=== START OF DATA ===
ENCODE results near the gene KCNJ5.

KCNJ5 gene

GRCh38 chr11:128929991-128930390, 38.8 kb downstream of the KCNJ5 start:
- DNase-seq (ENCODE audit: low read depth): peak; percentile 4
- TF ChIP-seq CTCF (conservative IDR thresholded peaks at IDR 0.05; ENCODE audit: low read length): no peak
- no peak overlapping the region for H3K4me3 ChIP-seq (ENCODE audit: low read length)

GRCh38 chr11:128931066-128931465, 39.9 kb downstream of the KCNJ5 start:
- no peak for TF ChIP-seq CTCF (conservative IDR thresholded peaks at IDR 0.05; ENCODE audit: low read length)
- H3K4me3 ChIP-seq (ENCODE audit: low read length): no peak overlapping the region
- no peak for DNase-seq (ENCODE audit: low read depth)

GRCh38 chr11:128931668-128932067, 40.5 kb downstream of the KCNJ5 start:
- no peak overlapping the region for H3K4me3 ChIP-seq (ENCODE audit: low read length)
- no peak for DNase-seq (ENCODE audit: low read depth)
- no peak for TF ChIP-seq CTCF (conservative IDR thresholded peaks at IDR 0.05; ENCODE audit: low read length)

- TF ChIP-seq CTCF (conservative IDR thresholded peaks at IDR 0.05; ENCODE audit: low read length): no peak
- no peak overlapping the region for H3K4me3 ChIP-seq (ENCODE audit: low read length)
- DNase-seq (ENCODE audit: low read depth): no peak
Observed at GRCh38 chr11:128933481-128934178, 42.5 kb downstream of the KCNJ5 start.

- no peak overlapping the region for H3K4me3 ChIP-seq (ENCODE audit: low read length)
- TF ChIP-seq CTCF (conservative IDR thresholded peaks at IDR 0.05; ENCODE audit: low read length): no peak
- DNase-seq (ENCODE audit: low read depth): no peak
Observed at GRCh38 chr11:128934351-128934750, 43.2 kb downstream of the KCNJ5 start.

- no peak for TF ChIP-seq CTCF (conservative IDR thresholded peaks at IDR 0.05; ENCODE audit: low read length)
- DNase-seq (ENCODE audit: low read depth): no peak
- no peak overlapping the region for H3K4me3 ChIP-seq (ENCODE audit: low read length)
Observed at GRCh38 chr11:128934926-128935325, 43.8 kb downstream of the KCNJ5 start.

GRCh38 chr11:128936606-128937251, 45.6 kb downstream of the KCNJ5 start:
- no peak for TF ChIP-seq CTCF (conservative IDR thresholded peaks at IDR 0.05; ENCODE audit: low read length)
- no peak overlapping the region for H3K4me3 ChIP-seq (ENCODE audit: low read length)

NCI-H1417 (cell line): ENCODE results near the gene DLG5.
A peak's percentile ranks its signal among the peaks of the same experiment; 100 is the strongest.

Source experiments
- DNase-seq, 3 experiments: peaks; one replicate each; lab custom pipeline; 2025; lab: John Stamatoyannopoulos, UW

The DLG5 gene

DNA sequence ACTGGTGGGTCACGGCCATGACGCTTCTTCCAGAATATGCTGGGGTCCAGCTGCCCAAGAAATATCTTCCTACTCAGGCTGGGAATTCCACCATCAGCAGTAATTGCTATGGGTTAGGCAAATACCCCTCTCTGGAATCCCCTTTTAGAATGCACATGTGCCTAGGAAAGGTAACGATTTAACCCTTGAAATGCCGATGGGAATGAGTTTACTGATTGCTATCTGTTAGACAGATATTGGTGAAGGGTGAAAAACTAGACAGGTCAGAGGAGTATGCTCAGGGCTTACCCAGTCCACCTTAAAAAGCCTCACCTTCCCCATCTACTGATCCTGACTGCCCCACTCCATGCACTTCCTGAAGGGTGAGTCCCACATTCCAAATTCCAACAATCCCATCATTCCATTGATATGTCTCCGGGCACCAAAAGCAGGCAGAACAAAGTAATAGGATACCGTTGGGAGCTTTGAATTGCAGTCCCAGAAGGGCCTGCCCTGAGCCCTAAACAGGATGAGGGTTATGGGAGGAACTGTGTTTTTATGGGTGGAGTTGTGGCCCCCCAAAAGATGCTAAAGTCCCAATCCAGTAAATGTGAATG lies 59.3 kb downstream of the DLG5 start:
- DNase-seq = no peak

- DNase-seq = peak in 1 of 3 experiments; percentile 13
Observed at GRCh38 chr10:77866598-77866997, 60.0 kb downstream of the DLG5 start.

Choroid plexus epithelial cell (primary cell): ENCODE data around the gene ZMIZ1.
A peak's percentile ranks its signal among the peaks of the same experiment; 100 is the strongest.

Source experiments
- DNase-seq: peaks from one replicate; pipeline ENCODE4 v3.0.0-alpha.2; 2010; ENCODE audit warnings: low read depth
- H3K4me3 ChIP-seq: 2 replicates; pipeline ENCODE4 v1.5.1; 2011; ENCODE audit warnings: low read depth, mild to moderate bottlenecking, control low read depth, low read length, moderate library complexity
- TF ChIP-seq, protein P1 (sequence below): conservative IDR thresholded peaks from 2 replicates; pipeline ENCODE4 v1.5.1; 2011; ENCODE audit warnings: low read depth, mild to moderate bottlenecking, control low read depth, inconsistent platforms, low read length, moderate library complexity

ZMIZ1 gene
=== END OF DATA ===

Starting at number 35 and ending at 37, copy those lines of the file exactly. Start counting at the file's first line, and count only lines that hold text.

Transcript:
DNA sequence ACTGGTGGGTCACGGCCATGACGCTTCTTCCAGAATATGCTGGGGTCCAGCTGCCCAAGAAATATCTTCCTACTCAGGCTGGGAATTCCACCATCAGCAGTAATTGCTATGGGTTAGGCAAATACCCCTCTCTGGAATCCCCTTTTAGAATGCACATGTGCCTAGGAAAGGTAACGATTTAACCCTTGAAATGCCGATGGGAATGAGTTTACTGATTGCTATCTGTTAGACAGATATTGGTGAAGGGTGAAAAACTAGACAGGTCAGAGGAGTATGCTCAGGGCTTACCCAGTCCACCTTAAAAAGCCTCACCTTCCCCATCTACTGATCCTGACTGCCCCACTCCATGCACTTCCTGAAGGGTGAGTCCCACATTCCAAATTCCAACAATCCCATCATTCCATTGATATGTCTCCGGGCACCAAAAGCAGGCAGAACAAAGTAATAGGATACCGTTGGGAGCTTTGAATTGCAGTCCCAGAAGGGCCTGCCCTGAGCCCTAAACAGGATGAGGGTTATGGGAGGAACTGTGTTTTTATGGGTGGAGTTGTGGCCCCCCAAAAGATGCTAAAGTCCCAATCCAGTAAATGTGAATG lies 59.3 kb downstream of the DLG5 start:
- DNase-seq = no peak

- DNase-seq = peak in 1 of 3 experiments; percentile 13